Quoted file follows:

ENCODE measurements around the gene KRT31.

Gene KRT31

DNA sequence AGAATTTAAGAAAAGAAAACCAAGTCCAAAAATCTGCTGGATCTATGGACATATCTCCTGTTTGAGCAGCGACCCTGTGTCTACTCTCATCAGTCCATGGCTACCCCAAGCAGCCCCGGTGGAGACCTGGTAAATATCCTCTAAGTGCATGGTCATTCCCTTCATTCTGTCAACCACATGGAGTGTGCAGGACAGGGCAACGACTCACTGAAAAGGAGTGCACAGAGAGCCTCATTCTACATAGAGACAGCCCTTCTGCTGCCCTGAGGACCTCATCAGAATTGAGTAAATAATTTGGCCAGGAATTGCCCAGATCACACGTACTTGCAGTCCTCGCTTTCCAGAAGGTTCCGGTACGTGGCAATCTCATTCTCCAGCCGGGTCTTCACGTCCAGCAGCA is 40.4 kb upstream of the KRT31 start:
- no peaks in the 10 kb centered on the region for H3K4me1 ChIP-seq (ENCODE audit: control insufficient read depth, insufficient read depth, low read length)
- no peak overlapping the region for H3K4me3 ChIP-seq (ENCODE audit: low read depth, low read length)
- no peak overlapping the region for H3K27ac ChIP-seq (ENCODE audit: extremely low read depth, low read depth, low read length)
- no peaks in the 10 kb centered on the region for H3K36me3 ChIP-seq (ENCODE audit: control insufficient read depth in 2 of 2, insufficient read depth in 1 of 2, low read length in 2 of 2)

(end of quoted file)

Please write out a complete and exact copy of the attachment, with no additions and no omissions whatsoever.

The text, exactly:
ENCODE measurements around the gene KRT31.

Gene KRT31

DNA sequence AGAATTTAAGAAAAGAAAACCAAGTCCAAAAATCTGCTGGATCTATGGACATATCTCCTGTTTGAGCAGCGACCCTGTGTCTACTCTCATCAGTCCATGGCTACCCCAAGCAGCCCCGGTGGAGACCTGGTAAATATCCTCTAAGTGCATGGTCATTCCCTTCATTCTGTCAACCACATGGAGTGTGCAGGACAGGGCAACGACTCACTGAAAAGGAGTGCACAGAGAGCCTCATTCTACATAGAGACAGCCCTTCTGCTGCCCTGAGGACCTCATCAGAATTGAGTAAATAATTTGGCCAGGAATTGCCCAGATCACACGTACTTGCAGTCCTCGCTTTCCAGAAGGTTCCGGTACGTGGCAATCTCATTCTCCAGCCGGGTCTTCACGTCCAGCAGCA is 40.4 kb upstream of the KRT31 start:
- no peaks in the 10 kb centered on the region for H3K4me1 ChIP-seq (ENCODE audit: control insufficient read depth, insufficient read depth, low read length)
- no peak overlapping the region for H3K4me3 ChIP-seq (ENCODE audit: low read depth, low read length)
- no peak overlapping the region for H3K27ac ChIP-seq (ENCODE audit: extremely low read depth, low read depth, low read length)
- no peaks in the 10 kb centered on the region for H3K36me3 ChIP-seq (ENCODE audit: control insufficient read depth in 2 of 2, insufficient read depth in 1 of 2, low read length in 2 of 2)